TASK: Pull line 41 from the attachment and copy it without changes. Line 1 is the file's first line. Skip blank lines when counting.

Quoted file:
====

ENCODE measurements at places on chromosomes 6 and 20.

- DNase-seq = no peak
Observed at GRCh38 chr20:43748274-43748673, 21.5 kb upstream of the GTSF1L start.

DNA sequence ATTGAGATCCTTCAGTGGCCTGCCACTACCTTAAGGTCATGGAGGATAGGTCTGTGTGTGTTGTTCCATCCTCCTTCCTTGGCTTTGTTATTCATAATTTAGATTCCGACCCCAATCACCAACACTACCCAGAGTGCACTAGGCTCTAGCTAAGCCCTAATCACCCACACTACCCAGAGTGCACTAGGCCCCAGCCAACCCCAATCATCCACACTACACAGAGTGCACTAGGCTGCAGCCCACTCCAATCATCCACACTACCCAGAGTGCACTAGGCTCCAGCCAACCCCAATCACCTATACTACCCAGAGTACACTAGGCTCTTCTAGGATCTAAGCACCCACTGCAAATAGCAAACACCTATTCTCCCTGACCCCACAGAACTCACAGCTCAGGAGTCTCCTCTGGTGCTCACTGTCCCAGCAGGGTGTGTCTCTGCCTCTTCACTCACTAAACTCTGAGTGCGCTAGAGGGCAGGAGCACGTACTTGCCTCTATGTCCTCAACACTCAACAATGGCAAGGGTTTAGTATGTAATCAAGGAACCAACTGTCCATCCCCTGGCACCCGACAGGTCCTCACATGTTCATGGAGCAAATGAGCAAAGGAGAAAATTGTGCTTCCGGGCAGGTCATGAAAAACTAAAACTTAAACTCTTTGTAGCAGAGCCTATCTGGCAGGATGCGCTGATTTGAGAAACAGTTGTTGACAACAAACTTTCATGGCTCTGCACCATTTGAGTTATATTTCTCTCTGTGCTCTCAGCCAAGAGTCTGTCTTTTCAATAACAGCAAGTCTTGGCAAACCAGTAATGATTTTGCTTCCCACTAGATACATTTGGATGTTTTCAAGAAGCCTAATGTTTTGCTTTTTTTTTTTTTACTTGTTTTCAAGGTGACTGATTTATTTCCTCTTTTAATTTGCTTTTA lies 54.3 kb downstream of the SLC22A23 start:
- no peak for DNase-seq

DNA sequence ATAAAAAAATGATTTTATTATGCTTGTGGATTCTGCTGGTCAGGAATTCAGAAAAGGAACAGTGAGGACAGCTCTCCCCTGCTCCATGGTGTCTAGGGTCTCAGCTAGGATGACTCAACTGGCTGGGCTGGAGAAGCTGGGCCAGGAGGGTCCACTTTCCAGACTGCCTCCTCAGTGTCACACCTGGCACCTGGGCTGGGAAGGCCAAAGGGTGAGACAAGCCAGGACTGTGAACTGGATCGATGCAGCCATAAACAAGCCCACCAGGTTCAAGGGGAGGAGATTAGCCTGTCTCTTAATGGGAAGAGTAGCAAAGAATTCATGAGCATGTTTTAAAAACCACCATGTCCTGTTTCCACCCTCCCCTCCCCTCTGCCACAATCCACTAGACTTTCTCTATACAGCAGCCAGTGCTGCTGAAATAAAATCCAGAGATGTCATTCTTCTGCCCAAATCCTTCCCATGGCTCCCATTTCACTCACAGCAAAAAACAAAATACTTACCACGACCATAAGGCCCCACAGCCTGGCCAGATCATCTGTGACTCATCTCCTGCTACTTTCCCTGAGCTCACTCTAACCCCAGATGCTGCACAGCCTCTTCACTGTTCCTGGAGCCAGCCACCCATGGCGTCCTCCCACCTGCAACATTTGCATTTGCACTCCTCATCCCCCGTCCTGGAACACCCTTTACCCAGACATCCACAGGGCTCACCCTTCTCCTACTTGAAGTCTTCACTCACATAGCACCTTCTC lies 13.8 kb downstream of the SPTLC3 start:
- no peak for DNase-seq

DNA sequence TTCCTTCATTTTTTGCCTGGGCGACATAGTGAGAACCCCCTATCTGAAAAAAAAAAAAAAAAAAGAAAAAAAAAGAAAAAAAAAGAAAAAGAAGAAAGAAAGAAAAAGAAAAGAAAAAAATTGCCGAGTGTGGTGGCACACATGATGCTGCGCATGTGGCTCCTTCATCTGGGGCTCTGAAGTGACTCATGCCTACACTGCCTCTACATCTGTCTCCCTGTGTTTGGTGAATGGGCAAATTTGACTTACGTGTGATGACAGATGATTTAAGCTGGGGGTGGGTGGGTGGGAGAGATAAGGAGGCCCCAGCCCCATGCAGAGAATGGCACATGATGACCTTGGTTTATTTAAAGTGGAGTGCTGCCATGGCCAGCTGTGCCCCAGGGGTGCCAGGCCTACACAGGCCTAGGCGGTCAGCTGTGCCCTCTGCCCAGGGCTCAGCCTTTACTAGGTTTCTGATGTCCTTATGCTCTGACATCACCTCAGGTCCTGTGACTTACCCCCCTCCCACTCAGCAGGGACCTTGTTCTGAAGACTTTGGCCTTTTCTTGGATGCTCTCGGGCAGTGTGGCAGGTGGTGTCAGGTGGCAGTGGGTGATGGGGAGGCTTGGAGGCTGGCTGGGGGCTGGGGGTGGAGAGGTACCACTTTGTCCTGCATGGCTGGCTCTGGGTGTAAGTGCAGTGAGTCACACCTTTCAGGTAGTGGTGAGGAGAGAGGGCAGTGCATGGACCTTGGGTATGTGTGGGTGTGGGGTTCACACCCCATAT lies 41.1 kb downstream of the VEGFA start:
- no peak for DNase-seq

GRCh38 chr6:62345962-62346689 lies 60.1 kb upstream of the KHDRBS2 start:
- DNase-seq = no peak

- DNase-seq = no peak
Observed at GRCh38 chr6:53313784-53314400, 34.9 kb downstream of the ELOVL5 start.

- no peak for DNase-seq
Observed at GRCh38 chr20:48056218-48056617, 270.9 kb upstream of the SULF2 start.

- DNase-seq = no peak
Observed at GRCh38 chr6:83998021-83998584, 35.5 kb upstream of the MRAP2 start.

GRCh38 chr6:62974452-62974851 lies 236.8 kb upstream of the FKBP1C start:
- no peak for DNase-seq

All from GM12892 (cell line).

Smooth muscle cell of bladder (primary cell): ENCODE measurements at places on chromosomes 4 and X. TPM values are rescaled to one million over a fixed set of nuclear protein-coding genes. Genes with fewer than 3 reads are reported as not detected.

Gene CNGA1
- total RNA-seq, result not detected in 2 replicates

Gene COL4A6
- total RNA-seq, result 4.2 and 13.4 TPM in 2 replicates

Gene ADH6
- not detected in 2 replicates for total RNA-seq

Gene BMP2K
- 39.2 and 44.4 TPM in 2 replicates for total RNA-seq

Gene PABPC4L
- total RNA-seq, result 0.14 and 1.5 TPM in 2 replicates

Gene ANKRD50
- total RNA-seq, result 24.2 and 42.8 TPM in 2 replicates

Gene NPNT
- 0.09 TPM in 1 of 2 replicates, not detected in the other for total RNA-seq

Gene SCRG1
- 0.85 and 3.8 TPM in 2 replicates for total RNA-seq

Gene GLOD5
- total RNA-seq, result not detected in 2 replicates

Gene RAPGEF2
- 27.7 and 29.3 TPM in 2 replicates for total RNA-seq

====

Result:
- 27.7 and 29.3 TPM in 2 replicates for total RNA-seq